The US-UK lied of weapons of mass destruction in Iraq to justify their illegal war, another controversial justification must also be revisited: economic sanctions. Its time for the "coalition of the willing" to recognized that its crime against humanity to lie to justify an illegal war and to practice genocide.
According to UN aid agencies, by the mid-1990s about 1.5 million Iraqis -- including 565,000 children - had perished as a direct result of the embargo, which included "holds" on vital goods such as chemicals and equipment to produce clean drinking water. Former assistant secretary general of the UN Dennis Halliday quit in protest in 1998 after one year at the helm as the UN humanitarian coordinator in Iraq. He described the sanctions as "genocidal."
After 13 years, some ask whether Iraqi sanctions were worth it
As political fallout rains down on London and Washington amid the absence of weapons of mass destruction in Iraq, another controversial justification must also be revisited: economic sanctions directly responsible for the deaths of at least 1.5 million Iraqis.
For nearly 13 years, the UN Security Council imposed an all-encompassing embargo on Iraqi imports and exports, intending to force former Iraqi president Saddam Hussein to destroy stockpiles of biological and chemical weapons, and to dismantle a burgeoning nuclear weapons program. Several weapons inspectors on the ground in Iraq claimed that disarmament was virtually complete by the mid-1990s. The sanctions, however, were removed only last month when the US declared victory after its latest invasion.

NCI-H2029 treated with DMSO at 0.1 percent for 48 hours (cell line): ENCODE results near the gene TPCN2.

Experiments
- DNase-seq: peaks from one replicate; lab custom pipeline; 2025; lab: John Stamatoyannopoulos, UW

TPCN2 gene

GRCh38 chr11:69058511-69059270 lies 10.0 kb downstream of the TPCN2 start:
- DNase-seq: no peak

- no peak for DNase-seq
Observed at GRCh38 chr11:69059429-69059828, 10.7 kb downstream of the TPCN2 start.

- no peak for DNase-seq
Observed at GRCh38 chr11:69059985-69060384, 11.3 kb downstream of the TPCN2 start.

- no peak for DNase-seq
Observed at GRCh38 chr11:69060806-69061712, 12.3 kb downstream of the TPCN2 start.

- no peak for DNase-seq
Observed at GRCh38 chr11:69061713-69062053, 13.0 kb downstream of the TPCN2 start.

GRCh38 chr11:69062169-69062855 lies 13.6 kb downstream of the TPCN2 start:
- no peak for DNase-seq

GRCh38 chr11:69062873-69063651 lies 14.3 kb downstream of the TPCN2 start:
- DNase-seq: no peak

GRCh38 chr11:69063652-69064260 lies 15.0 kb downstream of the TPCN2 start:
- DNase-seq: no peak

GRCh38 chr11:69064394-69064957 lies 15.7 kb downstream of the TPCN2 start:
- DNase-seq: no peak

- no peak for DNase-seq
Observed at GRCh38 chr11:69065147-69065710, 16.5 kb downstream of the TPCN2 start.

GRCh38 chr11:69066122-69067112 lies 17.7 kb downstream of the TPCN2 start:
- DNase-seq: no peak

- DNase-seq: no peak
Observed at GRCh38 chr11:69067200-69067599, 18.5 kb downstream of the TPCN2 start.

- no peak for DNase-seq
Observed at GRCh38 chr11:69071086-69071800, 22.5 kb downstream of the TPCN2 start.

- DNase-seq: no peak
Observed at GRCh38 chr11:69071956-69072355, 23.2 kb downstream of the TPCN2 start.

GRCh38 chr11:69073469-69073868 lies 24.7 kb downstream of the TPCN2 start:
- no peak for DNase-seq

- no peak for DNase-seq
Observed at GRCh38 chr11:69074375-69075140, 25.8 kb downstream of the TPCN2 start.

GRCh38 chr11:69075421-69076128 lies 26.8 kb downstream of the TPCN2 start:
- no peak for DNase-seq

According to UN aid agencies, by the mid-1990s about 1.5 million Iraqis -- including 565,000 children -- had perished as a direct result of the embargo, which included "holds" on vital goods such as chemicals and equipment to produce clean drinking water.
Former assistant secretary general of the UN Dennis Halliday quit in protest in 1998 after one year at the helm as the UN humanitarian coordinator in Iraq. He described the sanctions as "genocidal."
"I've been using the word `genocide' because this is a deliberate policy to destroy the people of Iraq. I'm afraid I have no other view," Halliday told journalist David Edwards in an interview in March last year.
Halliday's successor in Iraq, Hans von Sponeck, also resigned citing the same reasons after 18 months. The two former UN staffers, with 64 years combined experience working at the world body, said what was inflicted on the Iraqi people during the more than 12 years of sanctions was tantamount to crimes against humanity.
Both said changes to the UN's sanctions procedure must be made to ensure that what occurred in Iraq from 1991 to this year never happens again.
Where the real power lies
The UN adopted economic sanctions in 1945 as a measure to keep trouble-making regimes in line. Iraq, however, was the only nation ever to have its imports and exports under complete control of the 15-member UN Security Council. The real decision-making power over Iraq's sanctions, however, was in the hands of veto-wielding permanent members -- France, China, Russia, Britain, and the US.
Joy Gordon, from Fairfield University in Connecticut, spent three years researching the economic sanctions and interviewing UN staff involved in Iraq. In a Harper's magazine story last November, Gordon concluded most resistance holding up vital goods into Iraq came from the US and the UK.
US officials routinely claimed "dual-use" (having both civilian and military applications) items needed to be "held" and contracts reviewed to ensure Saddam's regime could not use imports for weapons programs. Gordon, Halliday, von Sponeck, among numerous others, accused the US of deliberately withholding aid vital to the health and welfare of the Iraqi people.
Last year, for example, the US blocked contracts for water tankers on the grounds that they might be used to haul chemical weapons. Yet the arms experts from the UN Special Commission had no objection to the tankers, Gordon reported in the Harper's article. This was at a time when the major cause of child deaths in Iraq was a lack of access to potable water, and when the country was in the middle of a severe drought.